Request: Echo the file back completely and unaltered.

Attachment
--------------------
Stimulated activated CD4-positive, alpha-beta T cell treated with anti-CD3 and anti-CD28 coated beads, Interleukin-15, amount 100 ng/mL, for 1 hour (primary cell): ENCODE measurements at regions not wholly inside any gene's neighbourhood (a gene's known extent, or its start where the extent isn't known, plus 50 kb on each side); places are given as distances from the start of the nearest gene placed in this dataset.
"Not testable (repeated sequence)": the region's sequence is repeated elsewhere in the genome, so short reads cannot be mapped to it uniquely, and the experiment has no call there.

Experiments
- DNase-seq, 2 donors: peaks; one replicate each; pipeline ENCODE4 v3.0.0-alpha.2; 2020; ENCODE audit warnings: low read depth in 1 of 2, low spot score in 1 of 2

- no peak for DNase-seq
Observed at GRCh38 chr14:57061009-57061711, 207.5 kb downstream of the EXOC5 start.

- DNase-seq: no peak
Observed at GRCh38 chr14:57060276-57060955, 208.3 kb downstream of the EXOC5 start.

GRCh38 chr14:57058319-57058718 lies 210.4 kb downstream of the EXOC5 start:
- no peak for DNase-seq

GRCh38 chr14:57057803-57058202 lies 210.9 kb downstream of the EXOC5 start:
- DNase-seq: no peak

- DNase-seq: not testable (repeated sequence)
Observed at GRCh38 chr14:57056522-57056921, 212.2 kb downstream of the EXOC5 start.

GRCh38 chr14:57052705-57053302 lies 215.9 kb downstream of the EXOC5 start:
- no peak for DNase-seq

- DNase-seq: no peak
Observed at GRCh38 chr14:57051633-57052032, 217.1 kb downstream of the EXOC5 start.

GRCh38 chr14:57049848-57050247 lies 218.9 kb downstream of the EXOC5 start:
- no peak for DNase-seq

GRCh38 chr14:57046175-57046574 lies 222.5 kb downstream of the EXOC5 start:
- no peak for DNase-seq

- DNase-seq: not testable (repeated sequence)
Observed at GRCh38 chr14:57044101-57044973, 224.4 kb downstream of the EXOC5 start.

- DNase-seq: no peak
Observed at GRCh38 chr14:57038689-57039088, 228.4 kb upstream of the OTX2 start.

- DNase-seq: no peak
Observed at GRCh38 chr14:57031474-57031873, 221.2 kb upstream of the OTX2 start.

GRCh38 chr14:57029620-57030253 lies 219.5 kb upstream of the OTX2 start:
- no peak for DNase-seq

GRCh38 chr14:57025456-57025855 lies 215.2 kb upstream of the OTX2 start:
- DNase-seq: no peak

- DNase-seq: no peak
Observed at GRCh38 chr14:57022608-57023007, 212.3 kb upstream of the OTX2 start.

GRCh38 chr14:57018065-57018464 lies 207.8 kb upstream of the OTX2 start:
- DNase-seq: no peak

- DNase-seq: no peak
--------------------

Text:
Stimulated activated CD4-positive, alpha-beta T cell treated with anti-CD3 and anti-CD28 coated beads, Interleukin-15, amount 100 ng/mL, for 1 hour (primary cell): ENCODE measurements at regions not wholly inside any gene's neighbourhood (a gene's known extent, or its start where the extent isn't known, plus 50 kb on each side); places are given as distances from the start of the nearest gene placed in this dataset.
"Not testable (repeated sequence)": the region's sequence is repeated elsewhere in the genome, so short reads cannot be mapped to it uniquely, and the experiment has no call there.

Experiments
- DNase-seq, 2 donors: peaks; one replicate each; pipeline ENCODE4 v3.0.0-alpha.2; 2020; ENCODE audit warnings: low read depth in 1 of 2, low spot score in 1 of 2

- no peak for DNase-seq
Observed at GRCh38 chr14:57061009-57061711, 207.5 kb downstream of the EXOC5 start.

- DNase-seq: no peak
Observed at GRCh38 chr14:57060276-57060955, 208.3 kb downstream of the EXOC5 start.

GRCh38 chr14:57058319-57058718 lies 210.4 kb downstream of the EXOC5 start:
- no peak for DNase-seq

GRCh38 chr14:57057803-57058202 lies 210.9 kb downstream of the EXOC5 start:
- DNase-seq: no peak

- DNase-seq: not testable (repeated sequence)
Observed at GRCh38 chr14:57056522-57056921, 212.2 kb downstream of the EXOC5 start.

GRCh38 chr14:57052705-57053302 lies 215.9 kb downstream of the EXOC5 start:
- no peak for DNase-seq

- DNase-seq: no peak
Observed at GRCh38 chr14:57051633-57052032, 217.1 kb downstream of the EXOC5 start.

GRCh38 chr14:57049848-57050247 lies 218.9 kb downstream of the EXOC5 start:
- no peak for DNase-seq

GRCh38 chr14:57046175-57046574 lies 222.5 kb downstream of the EXOC5 start:
- no peak for DNase-seq

- DNase-seq: not testable (repeated sequence)
Observed at GRCh38 chr14:57044101-57044973, 224.4 kb downstream of the EXOC5 start.

- DNase-seq: no peak
Observed at GRCh38 chr14:57038689-57039088, 228.4 kb upstream of the OTX2 start.

- DNase-seq: no peak
Observed at GRCh38 chr14:57031474-57031873, 221.2 kb upstream of the OTX2 start.

GRCh38 chr14:57029620-57030253 lies 219.5 kb upstream of the OTX2 start:
- no peak for DNase-seq

GRCh38 chr14:57025456-57025855 lies 215.2 kb upstream of the OTX2 start:
- DNase-seq: no peak

- DNase-seq: no peak
Observed at GRCh38 chr14:57022608-57023007, 212.3 kb upstream of the OTX2 start.

GRCh38 chr14:57018065-57018464 lies 207.8 kb upstream of the OTX2 start:
- DNase-seq: no peak

- DNase-seq: no peak